2. Post “The Cell Games” Stories. I made a big deal about this the latter half of last year. Inspired by a fellow blogger, I decided to create a short story series based around my retail experience in the cell phone racket. I teased and teased, but nothing came to fruition. I held back because I was unsure if anyone would read my work. At the time, I was still handwriting my work. I was until one day, I decided to stop listening to my inner critic and seek out readers and CPs to look at my work and give me their honest opinions of it. Of course, that meant writing my work out on a computer. So far, they seem to be well-received. So right now, I’m trying to figure out the best way to post them. I think they’re too long for a normal post. A fellow blogger posts PDF links. This will be a trial and error thing. Again, we’ll see what develops. Speaking of stories…
  3. Submit or Enter a Short Story Contest. I’ve heard it said that rejection is the most important part of any writing process. I’m not sure why that is. Perhaps I’ll figure it out this year. In trying to be a better writer, I know I need to discover what my strengths are and what are areas I can improve upon. I can think of no better way than to submit stories.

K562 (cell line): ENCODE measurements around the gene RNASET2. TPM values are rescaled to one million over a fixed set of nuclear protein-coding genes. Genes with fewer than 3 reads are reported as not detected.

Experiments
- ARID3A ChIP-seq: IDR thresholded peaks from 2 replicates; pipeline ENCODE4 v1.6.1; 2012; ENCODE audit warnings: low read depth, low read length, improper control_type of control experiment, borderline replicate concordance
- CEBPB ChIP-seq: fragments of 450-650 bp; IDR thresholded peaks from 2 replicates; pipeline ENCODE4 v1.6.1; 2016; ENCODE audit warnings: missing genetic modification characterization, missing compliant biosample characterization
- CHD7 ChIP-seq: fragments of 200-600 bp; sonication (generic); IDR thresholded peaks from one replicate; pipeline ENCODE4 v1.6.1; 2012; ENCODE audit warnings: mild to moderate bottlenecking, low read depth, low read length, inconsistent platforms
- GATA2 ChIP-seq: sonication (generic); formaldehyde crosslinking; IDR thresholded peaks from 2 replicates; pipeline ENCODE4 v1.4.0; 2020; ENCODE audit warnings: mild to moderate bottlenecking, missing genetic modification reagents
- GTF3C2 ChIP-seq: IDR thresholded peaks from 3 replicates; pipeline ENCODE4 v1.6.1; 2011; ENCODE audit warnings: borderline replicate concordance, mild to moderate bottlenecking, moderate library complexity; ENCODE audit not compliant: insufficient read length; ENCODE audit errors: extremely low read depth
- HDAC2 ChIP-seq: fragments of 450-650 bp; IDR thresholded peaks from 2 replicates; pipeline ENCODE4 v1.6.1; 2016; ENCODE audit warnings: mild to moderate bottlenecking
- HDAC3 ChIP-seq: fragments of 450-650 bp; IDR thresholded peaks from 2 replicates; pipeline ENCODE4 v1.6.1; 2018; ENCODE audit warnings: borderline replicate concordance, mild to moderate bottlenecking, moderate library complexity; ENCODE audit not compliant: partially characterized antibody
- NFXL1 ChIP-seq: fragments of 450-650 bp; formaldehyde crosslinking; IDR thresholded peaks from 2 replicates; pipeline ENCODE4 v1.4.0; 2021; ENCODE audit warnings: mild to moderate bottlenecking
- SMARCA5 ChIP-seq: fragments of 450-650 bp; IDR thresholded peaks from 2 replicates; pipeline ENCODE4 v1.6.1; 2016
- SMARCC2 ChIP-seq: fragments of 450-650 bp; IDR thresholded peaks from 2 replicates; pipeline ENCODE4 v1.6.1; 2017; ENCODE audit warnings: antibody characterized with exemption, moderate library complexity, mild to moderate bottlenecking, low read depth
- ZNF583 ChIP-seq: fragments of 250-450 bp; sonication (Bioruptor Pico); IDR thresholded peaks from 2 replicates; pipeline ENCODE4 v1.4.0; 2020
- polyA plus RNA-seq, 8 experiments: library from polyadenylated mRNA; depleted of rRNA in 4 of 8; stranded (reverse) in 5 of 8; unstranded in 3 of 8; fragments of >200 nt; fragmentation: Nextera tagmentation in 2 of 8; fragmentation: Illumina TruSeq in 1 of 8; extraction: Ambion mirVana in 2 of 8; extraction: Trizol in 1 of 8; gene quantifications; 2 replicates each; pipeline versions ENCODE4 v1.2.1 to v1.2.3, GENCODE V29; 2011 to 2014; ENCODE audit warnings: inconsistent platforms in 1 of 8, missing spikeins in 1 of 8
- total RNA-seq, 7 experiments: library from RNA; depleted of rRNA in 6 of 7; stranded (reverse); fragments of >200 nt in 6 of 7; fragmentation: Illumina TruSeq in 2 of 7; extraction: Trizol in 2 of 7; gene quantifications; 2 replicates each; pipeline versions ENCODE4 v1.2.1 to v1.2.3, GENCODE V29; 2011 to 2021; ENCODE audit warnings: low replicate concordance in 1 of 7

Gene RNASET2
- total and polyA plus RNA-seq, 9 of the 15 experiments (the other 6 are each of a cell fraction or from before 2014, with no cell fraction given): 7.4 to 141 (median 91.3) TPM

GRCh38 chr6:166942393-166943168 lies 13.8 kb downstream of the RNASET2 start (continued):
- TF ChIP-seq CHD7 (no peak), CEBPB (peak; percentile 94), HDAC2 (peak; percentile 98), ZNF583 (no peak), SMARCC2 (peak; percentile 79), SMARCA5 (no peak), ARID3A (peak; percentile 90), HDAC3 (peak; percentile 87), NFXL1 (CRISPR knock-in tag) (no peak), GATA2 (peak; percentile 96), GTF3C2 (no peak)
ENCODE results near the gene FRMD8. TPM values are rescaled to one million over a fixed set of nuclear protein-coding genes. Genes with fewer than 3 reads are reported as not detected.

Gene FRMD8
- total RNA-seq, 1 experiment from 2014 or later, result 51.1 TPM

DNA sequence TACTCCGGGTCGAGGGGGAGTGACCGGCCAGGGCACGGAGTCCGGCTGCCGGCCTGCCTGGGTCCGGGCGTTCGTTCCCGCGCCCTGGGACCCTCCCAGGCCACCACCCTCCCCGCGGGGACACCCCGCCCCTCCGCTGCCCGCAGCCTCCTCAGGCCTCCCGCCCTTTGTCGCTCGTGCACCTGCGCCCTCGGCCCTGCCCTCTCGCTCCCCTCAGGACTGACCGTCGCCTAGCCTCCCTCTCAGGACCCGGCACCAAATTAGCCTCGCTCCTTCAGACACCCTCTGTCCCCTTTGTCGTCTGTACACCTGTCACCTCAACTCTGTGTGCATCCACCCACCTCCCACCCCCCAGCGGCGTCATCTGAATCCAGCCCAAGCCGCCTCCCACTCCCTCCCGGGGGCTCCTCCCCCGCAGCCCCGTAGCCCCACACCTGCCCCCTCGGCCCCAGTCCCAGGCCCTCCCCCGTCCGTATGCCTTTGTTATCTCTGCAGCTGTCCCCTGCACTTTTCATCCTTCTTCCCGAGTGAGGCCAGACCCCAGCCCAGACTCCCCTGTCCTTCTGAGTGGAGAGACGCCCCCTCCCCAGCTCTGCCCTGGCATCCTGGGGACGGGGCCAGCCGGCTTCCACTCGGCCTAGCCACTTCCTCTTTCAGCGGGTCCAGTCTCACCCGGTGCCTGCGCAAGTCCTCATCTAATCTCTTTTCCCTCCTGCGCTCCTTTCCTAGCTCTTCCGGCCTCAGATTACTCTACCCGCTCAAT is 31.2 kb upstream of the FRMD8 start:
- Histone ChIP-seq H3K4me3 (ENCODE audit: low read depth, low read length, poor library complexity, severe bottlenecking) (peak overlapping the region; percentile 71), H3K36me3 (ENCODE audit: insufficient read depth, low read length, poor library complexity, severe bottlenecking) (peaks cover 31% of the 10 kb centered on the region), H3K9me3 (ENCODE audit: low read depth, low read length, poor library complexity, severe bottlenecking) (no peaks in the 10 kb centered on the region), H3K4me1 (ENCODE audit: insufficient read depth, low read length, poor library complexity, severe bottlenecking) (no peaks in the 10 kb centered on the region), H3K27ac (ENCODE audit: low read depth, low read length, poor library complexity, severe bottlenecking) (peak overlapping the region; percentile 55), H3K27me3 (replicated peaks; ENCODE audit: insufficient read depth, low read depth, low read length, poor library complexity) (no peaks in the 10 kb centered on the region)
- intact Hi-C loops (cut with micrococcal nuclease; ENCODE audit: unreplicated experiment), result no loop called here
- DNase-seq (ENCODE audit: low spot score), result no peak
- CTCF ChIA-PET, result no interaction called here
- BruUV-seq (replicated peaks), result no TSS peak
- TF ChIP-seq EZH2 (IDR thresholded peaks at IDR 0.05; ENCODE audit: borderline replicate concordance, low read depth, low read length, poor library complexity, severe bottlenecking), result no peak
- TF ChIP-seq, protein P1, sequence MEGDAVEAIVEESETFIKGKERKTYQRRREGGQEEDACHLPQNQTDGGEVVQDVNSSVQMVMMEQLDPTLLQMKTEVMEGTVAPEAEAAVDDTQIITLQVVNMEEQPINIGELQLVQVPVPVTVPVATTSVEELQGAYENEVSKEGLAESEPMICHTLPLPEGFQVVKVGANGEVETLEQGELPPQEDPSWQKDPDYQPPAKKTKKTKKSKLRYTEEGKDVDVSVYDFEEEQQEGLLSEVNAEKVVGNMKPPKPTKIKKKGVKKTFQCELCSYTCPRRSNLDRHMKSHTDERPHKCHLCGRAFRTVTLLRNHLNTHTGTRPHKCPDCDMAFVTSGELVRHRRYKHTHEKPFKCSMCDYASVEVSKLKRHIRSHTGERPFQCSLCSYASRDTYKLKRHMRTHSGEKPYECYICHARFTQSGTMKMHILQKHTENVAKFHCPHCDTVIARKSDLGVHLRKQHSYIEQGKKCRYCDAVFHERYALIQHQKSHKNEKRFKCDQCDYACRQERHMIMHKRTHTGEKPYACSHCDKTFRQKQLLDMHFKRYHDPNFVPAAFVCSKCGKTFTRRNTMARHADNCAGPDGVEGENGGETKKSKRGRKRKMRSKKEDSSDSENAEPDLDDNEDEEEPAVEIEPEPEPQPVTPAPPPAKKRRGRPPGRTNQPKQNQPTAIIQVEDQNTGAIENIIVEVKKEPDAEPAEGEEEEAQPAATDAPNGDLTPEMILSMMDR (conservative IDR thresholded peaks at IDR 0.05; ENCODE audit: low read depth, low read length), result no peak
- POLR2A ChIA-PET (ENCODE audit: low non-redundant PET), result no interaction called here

4. Complete the 2016 A to Z Challenge. I had my hesitations about this challenge last year with a new blog. This was a big commitment. But after some planning and encouragement, I completed the challenge. (Unfortunately, I couldn’t paste the badge onto my blog.) This year, there will be no hesitation. This will be my second year doing this challenge, but I think this year will be more difficult than last year. I’ve started thinking about new topics to discuss. Never too early to start planning.
  5. Write For Fifteen Minutes a Day. One goal I made last year was to write every day for a whole month. Every month, I would fall short. And soon, it came to a point where I wasn’t even going to try. This year, I feel okay with not writing every day. It works for some people; just not me. Instead, I am going to try to write for fifteen minutes a day. I figure this goal is a little more realistic, and measurable. And it’ll get me thinking outside the box. And it will force me to carve time out of my schedule to where I have to sit down and write. Whether if it’s in my One Day app, or my notebook, or my computer, I will make the commitment to put in a substantial amount of time writing.